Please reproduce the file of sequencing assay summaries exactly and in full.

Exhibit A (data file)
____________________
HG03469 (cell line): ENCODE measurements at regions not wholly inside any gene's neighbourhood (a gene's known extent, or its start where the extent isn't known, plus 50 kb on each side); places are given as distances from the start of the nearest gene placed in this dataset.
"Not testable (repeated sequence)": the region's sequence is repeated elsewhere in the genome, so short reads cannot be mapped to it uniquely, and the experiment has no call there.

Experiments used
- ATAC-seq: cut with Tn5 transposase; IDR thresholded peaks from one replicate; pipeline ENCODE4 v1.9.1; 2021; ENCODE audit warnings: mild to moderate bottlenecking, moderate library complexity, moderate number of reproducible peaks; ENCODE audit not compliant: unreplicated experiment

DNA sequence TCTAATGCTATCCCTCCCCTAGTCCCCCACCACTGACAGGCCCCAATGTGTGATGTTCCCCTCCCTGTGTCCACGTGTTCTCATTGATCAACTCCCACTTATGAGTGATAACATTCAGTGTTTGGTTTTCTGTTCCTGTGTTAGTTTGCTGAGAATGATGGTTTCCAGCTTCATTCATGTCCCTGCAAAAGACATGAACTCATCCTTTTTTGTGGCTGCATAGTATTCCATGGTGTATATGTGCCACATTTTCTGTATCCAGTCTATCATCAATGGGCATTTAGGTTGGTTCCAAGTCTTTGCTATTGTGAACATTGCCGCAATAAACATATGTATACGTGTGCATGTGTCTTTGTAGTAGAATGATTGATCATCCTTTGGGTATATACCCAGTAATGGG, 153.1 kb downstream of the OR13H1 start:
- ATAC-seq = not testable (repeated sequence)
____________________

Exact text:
HG03469 (cell line): ENCODE measurements at regions not wholly inside any gene's neighbourhood (a gene's known extent, or its start where the extent isn't known, plus 50 kb on each side); places are given as distances from the start of the nearest gene placed in this dataset.
"Not testable (repeated sequence)": the region's sequence is repeated elsewhere in the genome, so short reads cannot be mapped to it uniquely, and the experiment has no call there.

Experiments used
- ATAC-seq: cut with Tn5 transposase; IDR thresholded peaks from one replicate; pipeline ENCODE4 v1.9.1; 2021; ENCODE audit warnings: mild to moderate bottlenecking, moderate library complexity, moderate number of reproducible peaks; ENCODE audit not compliant: unreplicated experiment

DNA sequence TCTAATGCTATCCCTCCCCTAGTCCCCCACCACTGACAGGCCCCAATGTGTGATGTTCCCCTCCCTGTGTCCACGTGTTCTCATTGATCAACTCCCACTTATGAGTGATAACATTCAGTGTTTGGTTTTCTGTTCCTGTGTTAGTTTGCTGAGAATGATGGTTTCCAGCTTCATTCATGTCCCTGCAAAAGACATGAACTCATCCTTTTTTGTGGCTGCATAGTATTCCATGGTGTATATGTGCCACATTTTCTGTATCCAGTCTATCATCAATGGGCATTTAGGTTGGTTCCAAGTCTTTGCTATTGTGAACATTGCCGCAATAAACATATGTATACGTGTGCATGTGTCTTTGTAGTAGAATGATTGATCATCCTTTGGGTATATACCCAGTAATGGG, 153.1 kb downstream of the OR13H1 start:
- ATAC-seq = not testable (repeated sequence)